“In the Chernobyl zone 10,000 hectares of forest, peat bogs and fields burned News – April 28, 2015
Cause of the fire is unknown, it may arson, but the results can be called catastrophic.
The fire occurred in the 30-kilometer zone around the Chernobyl nuclear power plant. Distance from the nearest point to the fire station (sarcophagus), is only about 15 kilometers.
The fire is burning on the moor eight kilometers west of the city of Pripyat, and can stay there for a long time, throwing out a large amount of smoke.
The wind direction has been blowing the smoke onto the territory of Belarus in the direction of Svetlogorsk, Zhlobin, Bobruisk, Mogilev. If the fire is not rapidly eliminated, a very major disaster with a serious secondary contamination of a vast territory will occur.
According to weather forecasts, in the near future the plume of smoke can turn toward the west, in the direction of Minsk.
Recall that radioactive peatlands exist in Russia, in the Bryansk region. Last year, the burning of peat bogs in a Chernobyl fallout zone gave off smoke, including in Moscow. Greenpeace experts went and found the fire in October of last year. In the spring of this year, the authorities have made the region extinguish the peat bogs that smoldered all winter.
[Translations based on google translate, with correction.]
This says that the fire is only 5 km from the spent nuclear fuel repository! http://belsat.eu/en/articles/greenpeace-wary-big-eco-disaster-smoke-wildfire-around-chernobyl-npp-moves-belarus/
The 0.81 microsieverts per hour shown on the Geiger converts to 7 mSv per year. There is, on average, a one in 100 chance of getting cancer or leukemia in 14 years at these levels, according to the BEIR report. The number may be higher for children and certain groups. Ingestion would further increase risk. The reading is gamma only and thus excludes alpha and beta emitters. The number would be reduced by over 1/2 compared to what it was originally, as Cesium 137 has been through approximately one half life. The current levels at the reactor site (presumably outside) given by the Ukrainian government are (for the highest) 19.5 microsieverts, which is 171 mSv leading to an almost 2 in 100 chance of getting cancer in one year of exposure. Some readings are less than the 0.81 microsieverts.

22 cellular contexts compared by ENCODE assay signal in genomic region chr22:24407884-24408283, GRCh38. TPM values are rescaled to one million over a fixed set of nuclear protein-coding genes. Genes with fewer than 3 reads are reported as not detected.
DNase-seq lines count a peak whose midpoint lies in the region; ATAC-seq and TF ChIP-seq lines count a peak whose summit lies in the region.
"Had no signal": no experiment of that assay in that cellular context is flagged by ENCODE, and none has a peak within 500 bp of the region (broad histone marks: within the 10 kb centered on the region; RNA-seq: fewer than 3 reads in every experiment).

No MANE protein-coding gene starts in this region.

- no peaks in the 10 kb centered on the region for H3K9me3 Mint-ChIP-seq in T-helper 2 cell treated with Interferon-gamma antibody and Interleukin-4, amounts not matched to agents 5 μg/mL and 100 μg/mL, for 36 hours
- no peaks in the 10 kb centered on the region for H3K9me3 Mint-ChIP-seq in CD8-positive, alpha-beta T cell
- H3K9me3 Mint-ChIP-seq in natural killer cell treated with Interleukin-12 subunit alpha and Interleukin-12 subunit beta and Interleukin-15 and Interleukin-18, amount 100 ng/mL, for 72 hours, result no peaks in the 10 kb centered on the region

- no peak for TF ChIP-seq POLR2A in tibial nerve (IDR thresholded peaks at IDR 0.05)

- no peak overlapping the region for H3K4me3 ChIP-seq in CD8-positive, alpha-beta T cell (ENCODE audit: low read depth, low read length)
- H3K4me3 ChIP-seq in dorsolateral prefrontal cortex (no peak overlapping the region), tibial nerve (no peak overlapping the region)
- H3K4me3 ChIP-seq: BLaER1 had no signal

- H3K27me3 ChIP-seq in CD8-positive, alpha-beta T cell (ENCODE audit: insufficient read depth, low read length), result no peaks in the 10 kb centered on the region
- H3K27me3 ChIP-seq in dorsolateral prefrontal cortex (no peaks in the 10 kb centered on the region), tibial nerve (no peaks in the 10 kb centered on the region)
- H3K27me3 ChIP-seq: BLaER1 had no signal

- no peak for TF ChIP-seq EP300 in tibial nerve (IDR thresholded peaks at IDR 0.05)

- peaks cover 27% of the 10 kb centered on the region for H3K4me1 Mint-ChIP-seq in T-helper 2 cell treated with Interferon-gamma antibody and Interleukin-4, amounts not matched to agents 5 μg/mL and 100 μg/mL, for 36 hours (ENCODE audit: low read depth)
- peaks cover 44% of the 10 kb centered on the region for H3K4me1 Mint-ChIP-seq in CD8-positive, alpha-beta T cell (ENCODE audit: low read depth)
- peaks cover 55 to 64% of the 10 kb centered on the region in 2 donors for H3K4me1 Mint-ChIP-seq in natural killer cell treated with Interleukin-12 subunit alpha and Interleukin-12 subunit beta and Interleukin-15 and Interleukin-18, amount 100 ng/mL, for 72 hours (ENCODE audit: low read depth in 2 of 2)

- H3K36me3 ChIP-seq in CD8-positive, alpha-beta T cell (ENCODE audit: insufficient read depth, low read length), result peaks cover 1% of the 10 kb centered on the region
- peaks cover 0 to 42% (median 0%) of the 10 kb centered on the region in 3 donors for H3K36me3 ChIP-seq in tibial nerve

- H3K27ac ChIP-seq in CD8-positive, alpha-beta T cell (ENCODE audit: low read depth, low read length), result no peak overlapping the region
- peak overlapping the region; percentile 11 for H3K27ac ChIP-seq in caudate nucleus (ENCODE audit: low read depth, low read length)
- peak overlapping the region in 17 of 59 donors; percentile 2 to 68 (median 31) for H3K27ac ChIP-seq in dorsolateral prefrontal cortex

“Forest fire near Ukraine’s Chernobyl nuclear zone under control: Prime Minister
Posted:Wed, 29 Apr 2015 11:33:46 GMT
KIEV (Reuters) – Ukrainian fire fighters have contained a large forest fire that threatened to spread toward the abandoned Chernobyl nuclear power plant and radiation levels in the area are normal, Prime Minister Arseny Yatseniuk said on Wednesday. http://feeds.reuters.com/~r/reuters/environment/~3/bD8nXVQ6258/story01.htm
Under control doesn’t mean put out.
“Int J Radiat Biol. 1997 Jan;71(1):51-9.
Unstable and stable chromosomal aberrations in lymphocytes of people exposed to Chernobyl fallout in Bryansk, Russia. Salomaa S, Sevan’kaev A, Zhloba A, Kumpusalo E, Mäkinen S, Lindholm C, Kumpusalo L, Kolmakow S, Nissinen A.
Analyses of unstable and stable chromosomal aberrations in peripheral blood lymphocytes were used in the assessment of radiation exposure of residents of a village situated in the Chernobyl fallout-contamination zone of Bryansk, Russia. Blood samples were taken from subjects residing in villages with high (> 1100 kBq/m2 137 Cs; Mirnyi) and very low (< 37 kBq/m2 137 Cs; Krasnyi Rog) contamination, 7 years after the Chernobyl accident. The groups were matched by age, sex, smoking habits and previous medical radiological exposures. A total of 200 people (100 exposed, 100 controls) were analysed for the presence of unstable aberrations from Giemsa-stained slides. To study stable aberrations, chromosome painting analyses were performed on 100 subjects (50 exposed, 50 controls), using painting probes for chromosomes 1, 2 and 4 and a pancentromeric probe. People living in the contaminated area showed significantly higher rates of unstable chromosome-type aberrations but not chromatid-type aberrations in their lymphocytes, indicating radiation exposure as a causative factor for the observed difference. No significant differences were found in the aberration rates between the two areas by the chromosome painting method. The levels of chromosome exchanges were low in both populations, but consistently higher in Mirnyi compared with the control area. The magnitude of radiation exposure resulting from Chernobyl fallout was estimated on the basis of excess stable chromosomal aberrations in the lymphocytes of the Mirnyi population compared with the controls. PMID: 9020963 [PubMed – indexed for MEDLINE]” http://www.ncbi.nlm.nih.gov/pubmed/9020963
This should be a wakeup call to shut down the nuclear industry and work to properly contain the old reactors and waste. In 1986 Chernobyl impacted as far away as the UK, Norway, Sweden, Germany, Austria, Switzerland, and more. Any nuclear reactor or nuclear waste accident can seriously impact areas 1,000s miles-km away, depending upon wind direction and rain.